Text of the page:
Door-maker Steves & Sons Inc., one of San Antonio’s oldest businesses, began as a lumberyard near the Alamo.
Edward Steves started the enterprise in 1866 after emigrating from Germany.
He was bringing in “cypress from Louisiana and longleaf pine from Florida” by the late ’70s, and had relocated the business “near what would become the Sunset Station railroad tracks” and shipped his wares, according to San Antonio Express-News archives.
There is “not a habitation in southwest Texas or northern Mexico … that has not got one or more planks about it from the yards of Steves & Sons,” a local newspaper reported at the time.
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The company eventually branched into doors and windows.
Employees produced aircraft propellers for the Army Air Corps during World War I and worked on Liberty ships during World War II. After the war, the business gave its profits to the government as thanks for the Steves sons’ safe return from military duty.
After the war, the business went back to making products for homes and continued to expand.
Today, Steves & Sons operates plants in San Antonio; Richmond, Va.; and Lebanon, Tenn. It employs between 1,100 and 1,400 people companywide, including about 800 workers in San Antonio.
The business recently began construction on a 100,000-square-foot addition to its Humble Avenue facilities.
On ExpressNews.com: San Antonio door maker adding to manufacturing facility
The expansion and new equipment will help it ship more products and manufacture upward of 16,000 doors per day in San Antonio.
We talked to Sam Steves and Edward Steves, fifth-generation owners and brothers, about the biggest challenges facing the industry and how the coronavirus has affected the company. Sam is president and chief operating officer of the company, and Edward is CEO.
Here’s an edited transcript of the interview.
Q: You work with companies that sell materials to homebuilders, and your doors are also sold through Home Depot. What’s the breakdown?
S.S.: We’re exclusive to Home Depot, and it’s about 25 percent of our total overall dollar buy-in.
That leaves the rest of it to what we call “millwork jobbers.” They take a door from us, just a simple door, and they may prehang it in a frame. Then they sell it to homebuilders.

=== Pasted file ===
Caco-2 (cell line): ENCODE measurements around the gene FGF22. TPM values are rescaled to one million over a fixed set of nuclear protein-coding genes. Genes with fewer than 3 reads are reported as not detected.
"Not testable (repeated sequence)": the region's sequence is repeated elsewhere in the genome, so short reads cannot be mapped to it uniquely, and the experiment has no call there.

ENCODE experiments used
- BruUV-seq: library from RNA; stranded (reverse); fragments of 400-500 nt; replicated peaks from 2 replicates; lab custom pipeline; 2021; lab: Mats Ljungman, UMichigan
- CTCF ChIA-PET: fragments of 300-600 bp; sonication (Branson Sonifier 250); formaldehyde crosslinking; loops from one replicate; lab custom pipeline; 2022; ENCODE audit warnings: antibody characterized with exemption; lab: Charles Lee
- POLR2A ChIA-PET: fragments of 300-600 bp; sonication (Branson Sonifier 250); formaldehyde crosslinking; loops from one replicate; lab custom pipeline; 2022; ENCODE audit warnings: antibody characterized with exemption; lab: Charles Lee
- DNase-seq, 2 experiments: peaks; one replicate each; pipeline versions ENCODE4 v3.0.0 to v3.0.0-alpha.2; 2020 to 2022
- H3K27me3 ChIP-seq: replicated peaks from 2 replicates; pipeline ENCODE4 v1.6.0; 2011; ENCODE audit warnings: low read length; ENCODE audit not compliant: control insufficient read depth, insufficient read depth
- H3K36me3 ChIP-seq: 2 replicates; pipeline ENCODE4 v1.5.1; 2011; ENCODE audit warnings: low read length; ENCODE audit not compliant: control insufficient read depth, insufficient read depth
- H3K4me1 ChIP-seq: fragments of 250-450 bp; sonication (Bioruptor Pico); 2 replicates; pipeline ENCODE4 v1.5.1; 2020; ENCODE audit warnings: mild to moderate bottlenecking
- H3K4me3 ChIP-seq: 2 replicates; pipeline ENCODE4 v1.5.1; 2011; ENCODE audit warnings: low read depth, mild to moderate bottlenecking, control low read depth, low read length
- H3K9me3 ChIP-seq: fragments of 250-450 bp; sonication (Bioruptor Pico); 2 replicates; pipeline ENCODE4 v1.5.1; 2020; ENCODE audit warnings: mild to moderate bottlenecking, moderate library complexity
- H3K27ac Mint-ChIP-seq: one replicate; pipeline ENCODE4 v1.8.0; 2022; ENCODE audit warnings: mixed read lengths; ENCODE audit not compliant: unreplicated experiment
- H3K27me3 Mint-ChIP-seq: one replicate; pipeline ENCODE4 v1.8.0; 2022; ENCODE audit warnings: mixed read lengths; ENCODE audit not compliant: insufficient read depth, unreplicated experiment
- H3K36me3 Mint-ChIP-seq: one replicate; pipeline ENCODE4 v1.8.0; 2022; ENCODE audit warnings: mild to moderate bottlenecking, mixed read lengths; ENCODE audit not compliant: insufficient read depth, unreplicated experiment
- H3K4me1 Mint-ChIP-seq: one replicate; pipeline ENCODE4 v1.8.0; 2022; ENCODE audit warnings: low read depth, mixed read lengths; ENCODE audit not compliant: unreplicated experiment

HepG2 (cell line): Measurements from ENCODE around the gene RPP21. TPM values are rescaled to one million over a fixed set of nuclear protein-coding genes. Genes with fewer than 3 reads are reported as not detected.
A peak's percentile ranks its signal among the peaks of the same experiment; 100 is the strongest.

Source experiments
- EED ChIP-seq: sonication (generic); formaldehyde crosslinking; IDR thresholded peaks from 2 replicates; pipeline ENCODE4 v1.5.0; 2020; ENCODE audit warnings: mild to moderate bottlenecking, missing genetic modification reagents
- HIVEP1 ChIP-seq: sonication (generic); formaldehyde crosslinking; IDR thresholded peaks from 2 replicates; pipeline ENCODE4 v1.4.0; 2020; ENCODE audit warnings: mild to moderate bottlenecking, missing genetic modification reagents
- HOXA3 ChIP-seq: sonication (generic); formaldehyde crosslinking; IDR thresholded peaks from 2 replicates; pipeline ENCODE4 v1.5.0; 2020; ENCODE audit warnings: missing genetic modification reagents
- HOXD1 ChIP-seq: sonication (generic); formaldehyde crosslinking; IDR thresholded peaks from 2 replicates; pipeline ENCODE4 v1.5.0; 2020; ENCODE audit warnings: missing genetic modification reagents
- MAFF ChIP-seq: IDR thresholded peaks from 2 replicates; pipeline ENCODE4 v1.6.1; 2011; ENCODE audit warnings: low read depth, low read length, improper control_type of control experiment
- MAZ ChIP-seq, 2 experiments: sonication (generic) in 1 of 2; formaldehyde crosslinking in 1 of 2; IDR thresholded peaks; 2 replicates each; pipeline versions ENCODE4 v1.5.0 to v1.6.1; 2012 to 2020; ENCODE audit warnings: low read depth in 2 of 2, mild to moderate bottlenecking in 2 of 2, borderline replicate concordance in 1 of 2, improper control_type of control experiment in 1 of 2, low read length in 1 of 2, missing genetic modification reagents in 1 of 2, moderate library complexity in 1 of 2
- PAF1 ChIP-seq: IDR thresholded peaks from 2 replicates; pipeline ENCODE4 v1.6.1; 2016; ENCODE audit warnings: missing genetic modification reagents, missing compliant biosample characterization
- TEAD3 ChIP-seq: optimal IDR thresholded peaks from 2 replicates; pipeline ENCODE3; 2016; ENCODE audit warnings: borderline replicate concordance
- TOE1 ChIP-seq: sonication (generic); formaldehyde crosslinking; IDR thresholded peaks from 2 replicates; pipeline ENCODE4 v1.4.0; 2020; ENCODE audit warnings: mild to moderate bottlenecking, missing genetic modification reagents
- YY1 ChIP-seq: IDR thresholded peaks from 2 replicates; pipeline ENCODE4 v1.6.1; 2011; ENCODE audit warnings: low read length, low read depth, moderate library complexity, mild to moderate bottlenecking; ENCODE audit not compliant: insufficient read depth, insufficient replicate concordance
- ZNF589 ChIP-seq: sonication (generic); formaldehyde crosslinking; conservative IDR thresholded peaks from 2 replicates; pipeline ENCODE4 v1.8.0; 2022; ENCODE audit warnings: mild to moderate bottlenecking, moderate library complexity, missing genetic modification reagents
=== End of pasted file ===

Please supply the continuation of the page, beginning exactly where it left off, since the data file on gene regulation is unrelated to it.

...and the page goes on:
Every door we make is built to order, and it’s complicated. An order is typically 1,000 doors, but it’s not usually 1,000 of the same thing. It’s 30 of this, 60 of that, 120 of this, five of this. … It ends up making 1,000 doors.
We’re shipping all over. If you look at a map, we pretty much cover the country right now.
Q: What’s the biggest change you’ve seen the industry go through?
E.S.: We went from 40 competitors to a handful. It changes the landscape so much. That’s one of the reasons why we’re able to sell so much more than we did 30 or 40 years ago. If we could produce 80,000 doors a day, we could sell them. It’s a remarkable environment.
S.S.: I agree. If we had twice the capacity … we’re thinking about how to get to that. It’s a long fall from the top, and we’re pretty comfortable where we are. We’ve always been conservative. Today, Steves & Sons outperforms the billion-dollar companies with quality and service.
E.S.: With the tenets of price, quality and service, price is really the last one. If the quality isn’t there, someone is not going to buy it from you. If they can’t get it from a service standpoint, they’re not going to buy it from you.
S.S.: Another reason for our success goes back to our father. He decided he was going to retire when he was 65, and the only requirement he had of us was that we didn’t have any debt at the end of each year. That meant that if we borrowed money from the bank, we had to figure some way to pay it back.
That’s been a mainstay of giving us stability during unstable times. There were some (tough) times in the ’70s, ’80s, ’90s and even the most recent recession we just got out of. Had we not had that cash reserve — and now we have a significant cash reserve — we wouldn’t have been able to make it.